With one known arrangement, as described in European Patent 44725, the sensor unit incorporates an indicator light-emitting diode (LED) which is illuminated whenever the alarmtriggering output is produced. The sensitivity can therefore be adjusted by applying test vibrations whilst monitoring the illumination of the LED. In order that the illumination of the LED can be seen even with short-lived vibrations a latching circuit is provided in the sensor unit, and to enable successive sensitivity adjustments to be made, the latching circuit is automatically re-set seven seconds after it is actuated. This timed re-setting of the latching circuit is effected with appropriate circuitry in the control module which comes into operation when the module is switched to a setup mode, the alarm circuitry being de-activated in such mode.With this arrangement, however, there is the problem that a specially adapted control module containing the requisite timing circuitry is required.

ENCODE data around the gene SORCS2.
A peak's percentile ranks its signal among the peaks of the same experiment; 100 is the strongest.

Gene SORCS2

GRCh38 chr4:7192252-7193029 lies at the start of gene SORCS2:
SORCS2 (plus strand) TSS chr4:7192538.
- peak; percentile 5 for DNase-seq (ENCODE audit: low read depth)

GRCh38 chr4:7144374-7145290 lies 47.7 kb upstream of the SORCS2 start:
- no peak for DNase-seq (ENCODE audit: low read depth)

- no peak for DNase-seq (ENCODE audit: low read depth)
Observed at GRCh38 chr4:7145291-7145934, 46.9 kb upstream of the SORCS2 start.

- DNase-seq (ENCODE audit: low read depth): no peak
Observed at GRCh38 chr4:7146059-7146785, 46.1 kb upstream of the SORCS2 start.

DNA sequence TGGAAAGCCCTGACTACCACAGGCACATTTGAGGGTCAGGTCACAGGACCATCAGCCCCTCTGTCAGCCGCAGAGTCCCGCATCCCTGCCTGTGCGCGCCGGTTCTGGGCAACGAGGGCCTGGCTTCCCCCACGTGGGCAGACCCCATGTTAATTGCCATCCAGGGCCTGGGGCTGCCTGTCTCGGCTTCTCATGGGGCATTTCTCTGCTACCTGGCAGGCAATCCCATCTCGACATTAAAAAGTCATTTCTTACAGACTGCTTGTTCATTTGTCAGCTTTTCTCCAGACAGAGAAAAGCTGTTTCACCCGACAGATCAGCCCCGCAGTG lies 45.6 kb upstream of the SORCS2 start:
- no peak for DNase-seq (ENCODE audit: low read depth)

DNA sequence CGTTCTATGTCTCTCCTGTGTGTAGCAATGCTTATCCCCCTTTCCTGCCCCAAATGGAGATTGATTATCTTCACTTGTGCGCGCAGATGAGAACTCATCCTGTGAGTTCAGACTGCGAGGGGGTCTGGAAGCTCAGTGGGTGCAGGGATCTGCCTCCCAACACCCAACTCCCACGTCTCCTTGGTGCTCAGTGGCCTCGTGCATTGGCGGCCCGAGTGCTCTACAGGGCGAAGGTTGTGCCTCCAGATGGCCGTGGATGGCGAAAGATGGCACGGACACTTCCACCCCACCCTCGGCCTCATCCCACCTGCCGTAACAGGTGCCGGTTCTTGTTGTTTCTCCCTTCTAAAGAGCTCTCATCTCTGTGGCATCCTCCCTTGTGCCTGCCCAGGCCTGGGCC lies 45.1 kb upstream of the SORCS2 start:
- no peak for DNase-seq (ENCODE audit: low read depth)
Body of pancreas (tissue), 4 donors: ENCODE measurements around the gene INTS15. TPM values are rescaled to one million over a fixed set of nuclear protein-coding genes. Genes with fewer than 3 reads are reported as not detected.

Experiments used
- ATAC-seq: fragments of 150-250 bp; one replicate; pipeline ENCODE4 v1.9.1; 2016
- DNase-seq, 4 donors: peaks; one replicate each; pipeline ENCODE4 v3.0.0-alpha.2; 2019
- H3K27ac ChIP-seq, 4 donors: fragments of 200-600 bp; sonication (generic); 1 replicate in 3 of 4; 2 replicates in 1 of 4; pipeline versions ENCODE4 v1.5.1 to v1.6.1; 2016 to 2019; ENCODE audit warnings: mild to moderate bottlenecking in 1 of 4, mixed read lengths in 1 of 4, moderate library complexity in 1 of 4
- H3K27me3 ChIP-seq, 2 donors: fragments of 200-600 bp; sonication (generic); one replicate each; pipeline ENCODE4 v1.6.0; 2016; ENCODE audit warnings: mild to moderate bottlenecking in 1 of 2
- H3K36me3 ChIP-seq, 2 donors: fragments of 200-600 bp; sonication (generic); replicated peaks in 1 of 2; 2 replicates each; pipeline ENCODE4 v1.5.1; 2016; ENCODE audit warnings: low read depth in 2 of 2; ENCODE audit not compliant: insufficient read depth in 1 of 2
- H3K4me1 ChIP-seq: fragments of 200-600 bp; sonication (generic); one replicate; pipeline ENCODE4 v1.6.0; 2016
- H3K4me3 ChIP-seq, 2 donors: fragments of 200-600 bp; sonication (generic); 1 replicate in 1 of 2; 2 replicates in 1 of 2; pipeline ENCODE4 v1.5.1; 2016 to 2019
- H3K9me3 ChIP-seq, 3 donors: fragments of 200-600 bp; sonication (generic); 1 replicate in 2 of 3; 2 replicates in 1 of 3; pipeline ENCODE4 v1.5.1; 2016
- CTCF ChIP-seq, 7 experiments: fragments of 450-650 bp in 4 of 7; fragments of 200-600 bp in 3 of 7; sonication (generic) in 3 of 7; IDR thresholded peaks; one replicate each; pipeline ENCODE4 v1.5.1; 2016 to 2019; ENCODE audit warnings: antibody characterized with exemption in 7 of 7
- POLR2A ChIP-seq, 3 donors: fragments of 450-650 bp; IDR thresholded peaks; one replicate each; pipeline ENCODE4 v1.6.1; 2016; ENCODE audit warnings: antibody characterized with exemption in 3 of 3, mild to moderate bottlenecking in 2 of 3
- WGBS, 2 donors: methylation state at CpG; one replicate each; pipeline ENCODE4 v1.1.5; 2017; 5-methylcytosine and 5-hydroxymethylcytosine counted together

An object of the present invention is to provide a vibration sensor unit for an alarm system with which the sensitivity can be adjusted in a convenient and simple manner without requiring a specially adapted control module for connection thereto.

According to the invention therefore there is provided a vibration sensor unit, for an alarm system, which is arranged to produce an electrical output when activated by vibrations exceeding a predetermined limit, said unit having a sensitivity adjusting device for preselecting said limit and an indicator arranged to be actuated on production of said output, characterised in that said unit has a set-up mode in which the indicator after actuation by vibrations as aforesaid is deactuated following cessation of said vibrations, and the unit includes a prolonging circuit which is operable to extend the duration of said actuation for a period beyond said cessation.